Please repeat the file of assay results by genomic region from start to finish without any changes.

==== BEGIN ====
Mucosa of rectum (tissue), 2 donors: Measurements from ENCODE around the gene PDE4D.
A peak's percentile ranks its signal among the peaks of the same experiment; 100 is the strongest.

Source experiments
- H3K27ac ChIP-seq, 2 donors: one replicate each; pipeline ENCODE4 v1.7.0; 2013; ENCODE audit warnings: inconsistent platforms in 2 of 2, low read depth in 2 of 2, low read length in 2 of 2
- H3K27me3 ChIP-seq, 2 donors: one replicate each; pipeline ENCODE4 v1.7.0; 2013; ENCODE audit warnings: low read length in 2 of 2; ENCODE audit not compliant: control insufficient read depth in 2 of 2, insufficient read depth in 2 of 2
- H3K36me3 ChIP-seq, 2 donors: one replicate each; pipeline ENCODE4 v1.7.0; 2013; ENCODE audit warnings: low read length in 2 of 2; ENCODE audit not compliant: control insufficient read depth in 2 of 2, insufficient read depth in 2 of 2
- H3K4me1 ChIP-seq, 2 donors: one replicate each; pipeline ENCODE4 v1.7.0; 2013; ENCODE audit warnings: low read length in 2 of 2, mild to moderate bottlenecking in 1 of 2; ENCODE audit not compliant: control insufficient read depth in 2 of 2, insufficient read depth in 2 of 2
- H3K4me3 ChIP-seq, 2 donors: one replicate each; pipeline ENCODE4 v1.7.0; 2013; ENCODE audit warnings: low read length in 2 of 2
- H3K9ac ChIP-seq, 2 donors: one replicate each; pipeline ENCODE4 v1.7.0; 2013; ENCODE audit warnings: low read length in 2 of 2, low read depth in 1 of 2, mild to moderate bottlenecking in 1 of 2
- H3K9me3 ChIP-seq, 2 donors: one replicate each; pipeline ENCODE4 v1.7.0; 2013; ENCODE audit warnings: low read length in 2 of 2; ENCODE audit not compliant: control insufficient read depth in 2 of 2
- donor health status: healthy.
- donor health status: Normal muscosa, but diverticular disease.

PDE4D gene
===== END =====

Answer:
Mucosa of rectum (tissue), 2 donors: Measurements from ENCODE around the gene PDE4D.
A peak's percentile ranks its signal among the peaks of the same experiment; 100 is the strongest.

Source experiments
- H3K27ac ChIP-seq, 2 donors: one replicate each; pipeline ENCODE4 v1.7.0; 2013; ENCODE audit warnings: inconsistent platforms in 2 of 2, low read depth in 2 of 2, low read length in 2 of 2
- H3K27me3 ChIP-seq, 2 donors: one replicate each; pipeline ENCODE4 v1.7.0; 2013; ENCODE audit warnings: low read length in 2 of 2; ENCODE audit not compliant: control insufficient read depth in 2 of 2, insufficient read depth in 2 of 2
- H3K36me3 ChIP-seq, 2 donors: one replicate each; pipeline ENCODE4 v1.7.0; 2013; ENCODE audit warnings: low read length in 2 of 2; ENCODE audit not compliant: control insufficient read depth in 2 of 2, insufficient read depth in 2 of 2
- H3K4me1 ChIP-seq, 2 donors: one replicate each; pipeline ENCODE4 v1.7.0; 2013; ENCODE audit warnings: low read length in 2 of 2, mild to moderate bottlenecking in 1 of 2; ENCODE audit not compliant: control insufficient read depth in 2 of 2, insufficient read depth in 2 of 2
- H3K4me3 ChIP-seq, 2 donors: one replicate each; pipeline ENCODE4 v1.7.0; 2013; ENCODE audit warnings: low read length in 2 of 2
- H3K9ac ChIP-seq, 2 donors: one replicate each; pipeline ENCODE4 v1.7.0; 2013; ENCODE audit warnings: low read length in 2 of 2, low read depth in 1 of 2, mild to moderate bottlenecking in 1 of 2
- H3K9me3 ChIP-seq, 2 donors: one replicate each; pipeline ENCODE4 v1.7.0; 2013; ENCODE audit warnings: low read length in 2 of 2; ENCODE audit not compliant: control insufficient read depth in 2 of 2
- donor health status: healthy.
- donor health status: Normal muscosa, but diverticular disease.

PDE4D gene